Behind the Meaning of Taylor Swift’s ‘Love Story’

In fair Hollywood, where we set our scene, we find a Taylor Swift in her twenties who throws caution to the wind and follows her heart. Swift has a number of songs that are on quick recall when you mention her name – “All Too Well”, “You Belong With Me” and “Shake It Off” to name a few. But, perhaps the most nostalgic and upbeat of its offerings is “Love Story,” originally released in 2008.

In the track, Swift compares her love to Romeo and Juliet, without all the suicides of course. In his version of the story, the young lovers defy the odds and end up at the end of the driveway, living happily ever after. With just the right amount of doe-eyed optimism and glitzy 2010 pop flavor, “Love Story” is a bop beyond compare.

We all know the story of Romeo and Juliet– our middle school English teachers made sure – but how does Swift’s version of the classic tale differ? Let’s go behind the meaning and origins of “Love Story” below.

Meaning behind the lyrics

As much as we would like to deny it, our parents often know best. The same was true for Swift as a teenager as her parents warned her about a “creep” from a guy she was seeing. Although she later quit that he was, in fact, a creep, a young Swift was convinced it was love and began putting her emotions to paper. The result was this tale of forbidden love inspired by Romeo and Juliet.

While nothing is confirmed, fans have speculated which famous Swift exes it is, with the ubiquitous answer being Joe Jonas. She dated middle brother Jonas for much of 2008. The Swifties quote the line Romeo, take me somewhere where we can be alone as a nod to their fame which hinders their relationship. In addition to hints of sneaking around, Swift’s dad notoriously advised against the bander, which Swift obviously ignored.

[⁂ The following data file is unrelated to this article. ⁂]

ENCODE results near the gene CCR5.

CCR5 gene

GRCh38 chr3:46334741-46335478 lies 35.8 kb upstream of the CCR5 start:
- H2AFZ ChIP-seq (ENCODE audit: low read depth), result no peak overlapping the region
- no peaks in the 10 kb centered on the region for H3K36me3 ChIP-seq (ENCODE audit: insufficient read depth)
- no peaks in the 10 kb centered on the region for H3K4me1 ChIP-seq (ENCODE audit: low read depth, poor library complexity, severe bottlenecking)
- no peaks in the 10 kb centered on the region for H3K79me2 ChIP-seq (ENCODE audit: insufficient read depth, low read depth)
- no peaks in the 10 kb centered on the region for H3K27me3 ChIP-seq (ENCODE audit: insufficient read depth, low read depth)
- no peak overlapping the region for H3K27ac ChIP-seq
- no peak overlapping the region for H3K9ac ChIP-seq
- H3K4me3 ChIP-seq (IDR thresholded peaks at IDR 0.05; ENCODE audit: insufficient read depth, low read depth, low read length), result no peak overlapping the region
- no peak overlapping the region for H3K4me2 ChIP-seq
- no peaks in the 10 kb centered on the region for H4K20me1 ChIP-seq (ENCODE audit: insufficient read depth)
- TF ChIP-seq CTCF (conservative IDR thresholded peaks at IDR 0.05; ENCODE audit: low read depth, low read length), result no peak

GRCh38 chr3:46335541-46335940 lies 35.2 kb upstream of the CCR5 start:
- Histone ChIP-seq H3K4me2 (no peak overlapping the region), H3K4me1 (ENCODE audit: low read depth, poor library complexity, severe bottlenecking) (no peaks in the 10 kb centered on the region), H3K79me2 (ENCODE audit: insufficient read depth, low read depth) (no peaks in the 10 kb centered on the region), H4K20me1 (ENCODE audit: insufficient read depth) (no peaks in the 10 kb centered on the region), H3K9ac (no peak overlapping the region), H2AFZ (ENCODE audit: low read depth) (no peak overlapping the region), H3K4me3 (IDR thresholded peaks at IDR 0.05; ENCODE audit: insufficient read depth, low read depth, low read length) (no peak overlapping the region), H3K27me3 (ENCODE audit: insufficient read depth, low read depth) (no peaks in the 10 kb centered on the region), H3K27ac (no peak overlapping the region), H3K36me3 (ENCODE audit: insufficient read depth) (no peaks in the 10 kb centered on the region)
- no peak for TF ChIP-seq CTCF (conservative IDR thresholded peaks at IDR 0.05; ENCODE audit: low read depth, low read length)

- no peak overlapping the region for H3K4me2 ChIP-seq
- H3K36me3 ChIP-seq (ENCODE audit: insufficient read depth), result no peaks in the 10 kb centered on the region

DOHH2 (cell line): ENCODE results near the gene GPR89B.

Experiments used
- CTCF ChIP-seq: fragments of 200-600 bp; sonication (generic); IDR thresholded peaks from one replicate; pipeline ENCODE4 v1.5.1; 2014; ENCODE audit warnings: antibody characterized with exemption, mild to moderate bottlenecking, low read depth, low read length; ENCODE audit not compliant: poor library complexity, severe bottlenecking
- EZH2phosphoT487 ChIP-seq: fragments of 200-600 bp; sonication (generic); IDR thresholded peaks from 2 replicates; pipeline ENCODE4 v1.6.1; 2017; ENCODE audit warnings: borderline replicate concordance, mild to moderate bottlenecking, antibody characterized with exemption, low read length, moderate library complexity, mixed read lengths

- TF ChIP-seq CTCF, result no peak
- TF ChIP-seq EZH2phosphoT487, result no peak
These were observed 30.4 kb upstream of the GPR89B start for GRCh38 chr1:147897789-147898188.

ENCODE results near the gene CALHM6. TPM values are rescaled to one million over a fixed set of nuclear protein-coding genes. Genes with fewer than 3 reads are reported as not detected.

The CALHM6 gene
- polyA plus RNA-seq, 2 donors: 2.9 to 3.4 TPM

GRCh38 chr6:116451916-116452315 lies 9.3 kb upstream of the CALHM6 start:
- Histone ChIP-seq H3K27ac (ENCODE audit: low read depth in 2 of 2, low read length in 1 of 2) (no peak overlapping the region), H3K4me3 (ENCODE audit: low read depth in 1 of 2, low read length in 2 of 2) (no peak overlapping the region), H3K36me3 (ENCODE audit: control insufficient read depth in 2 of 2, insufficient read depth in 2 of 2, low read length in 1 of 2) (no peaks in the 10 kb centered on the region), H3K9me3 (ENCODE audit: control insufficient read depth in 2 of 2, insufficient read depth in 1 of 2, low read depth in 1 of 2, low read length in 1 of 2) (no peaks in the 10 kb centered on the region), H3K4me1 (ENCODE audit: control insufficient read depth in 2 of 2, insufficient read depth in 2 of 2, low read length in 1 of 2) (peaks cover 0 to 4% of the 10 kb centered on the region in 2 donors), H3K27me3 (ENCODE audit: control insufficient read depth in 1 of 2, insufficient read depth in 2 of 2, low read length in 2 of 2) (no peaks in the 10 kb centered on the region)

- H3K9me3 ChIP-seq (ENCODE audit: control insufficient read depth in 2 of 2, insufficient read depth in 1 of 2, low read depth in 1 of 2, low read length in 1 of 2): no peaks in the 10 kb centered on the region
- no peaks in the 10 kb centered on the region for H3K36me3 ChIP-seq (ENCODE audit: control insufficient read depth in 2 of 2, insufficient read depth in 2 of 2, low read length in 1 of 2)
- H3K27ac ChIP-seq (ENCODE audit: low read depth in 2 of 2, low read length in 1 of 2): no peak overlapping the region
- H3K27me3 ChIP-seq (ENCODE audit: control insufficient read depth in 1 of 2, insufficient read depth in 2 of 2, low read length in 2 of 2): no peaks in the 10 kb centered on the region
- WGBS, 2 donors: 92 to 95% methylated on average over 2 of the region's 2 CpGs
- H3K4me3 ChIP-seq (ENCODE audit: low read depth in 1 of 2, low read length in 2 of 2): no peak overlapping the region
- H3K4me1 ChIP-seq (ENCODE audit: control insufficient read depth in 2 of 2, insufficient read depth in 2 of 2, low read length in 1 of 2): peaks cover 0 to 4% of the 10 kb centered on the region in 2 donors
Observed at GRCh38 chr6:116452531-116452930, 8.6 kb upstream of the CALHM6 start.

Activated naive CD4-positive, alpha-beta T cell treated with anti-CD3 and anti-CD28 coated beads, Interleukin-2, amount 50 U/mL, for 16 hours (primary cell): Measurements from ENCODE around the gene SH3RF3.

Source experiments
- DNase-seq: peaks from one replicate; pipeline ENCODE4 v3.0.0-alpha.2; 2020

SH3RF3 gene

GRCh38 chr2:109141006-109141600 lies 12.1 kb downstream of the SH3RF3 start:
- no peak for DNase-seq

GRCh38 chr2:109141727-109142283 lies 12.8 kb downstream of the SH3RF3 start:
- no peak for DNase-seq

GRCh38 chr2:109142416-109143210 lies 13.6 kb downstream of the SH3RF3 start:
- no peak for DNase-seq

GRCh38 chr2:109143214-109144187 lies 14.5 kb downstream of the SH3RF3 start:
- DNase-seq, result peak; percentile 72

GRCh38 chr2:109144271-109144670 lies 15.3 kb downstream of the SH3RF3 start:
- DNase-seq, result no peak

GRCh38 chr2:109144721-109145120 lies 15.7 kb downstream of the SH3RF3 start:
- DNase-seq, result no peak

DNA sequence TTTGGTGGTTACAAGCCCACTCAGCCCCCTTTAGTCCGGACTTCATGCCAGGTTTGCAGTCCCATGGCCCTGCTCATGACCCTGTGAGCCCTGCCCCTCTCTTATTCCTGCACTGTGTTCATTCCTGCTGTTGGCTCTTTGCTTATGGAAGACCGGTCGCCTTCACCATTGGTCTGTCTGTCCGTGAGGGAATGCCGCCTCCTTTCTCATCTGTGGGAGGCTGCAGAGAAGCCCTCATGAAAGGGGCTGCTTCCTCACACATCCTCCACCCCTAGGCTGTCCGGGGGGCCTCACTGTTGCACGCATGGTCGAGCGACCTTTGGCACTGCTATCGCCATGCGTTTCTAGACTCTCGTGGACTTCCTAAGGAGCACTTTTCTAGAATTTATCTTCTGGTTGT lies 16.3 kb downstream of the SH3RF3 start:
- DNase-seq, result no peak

Swift once told The Morning Call, “I wrote it about a guy I was talking to. He wasn’t the popular choice, but I believed him. I thought, ‘This love is difficult, but it is real.’ And I knew I had to put that line somewhere. I think this song is really more about a love that’s impractical and not as comfortable as anything, but it’s something to fight for. I added the end [a proposal] because I want this ending. I want someone to say, ‘I love you and that’s all I really know.’ She’s the girly girl in me.

‘Cause you were Romeo, I was a scarlet letter
And my daddy said, “Stay away from Juliet”
But you were everything to me
I was begging you, “Please don’t go”, and I said

Romeo, take me somewhere where we can be alone
I’ll wait, all that’s left to do is run
You will be the prince and I will be the princess
It’s a love affair, baby, just say “yes”

Star-crossed lovers

Naturally, the accompanying video for “Love Story” has a Shakespearean twist about it. Beginning with Swift strolling around a college campus and closing her eyes with a love interest, she quickly begins to fantasize about castles, balls, and middle-aged dresses. It’s lush, romantic and inspiring, much like the song suggests.

Taylor’s version

As part of her ongoing efforts to recover her master recordings, Swift released a “Taylor’s version” of Without fear Last year. While obviously still the same album we know and love (albeit with a few additions), it can be fun to compare the two versions.

Much of the original Without fear is distinctly fresh, full of stories of first loves and teenage angst. For this reason, the original version of the album is cemented in a particular time and place. If you were a teenager in 2008, this album was your guide and confidant.

With the revamped version, however, Swift’s maturity shines, shifting to a point of view that almost feels like an older sister sharing her hard-earned wisdom. She is still holding our hand, but instead of going through our issues with us, she has moved on to the other side.

In terms of musicality, “Taylor’s Version” sees sharper instrumentation that pulls in new features that might have been missed the first time around – a little banjo here, some cymbal crashes there. His sense of arrangement has also matured in the 13 years between the two versions.

Photo: Taylor Swift Fearless (Taylor’s Version) Album Cover

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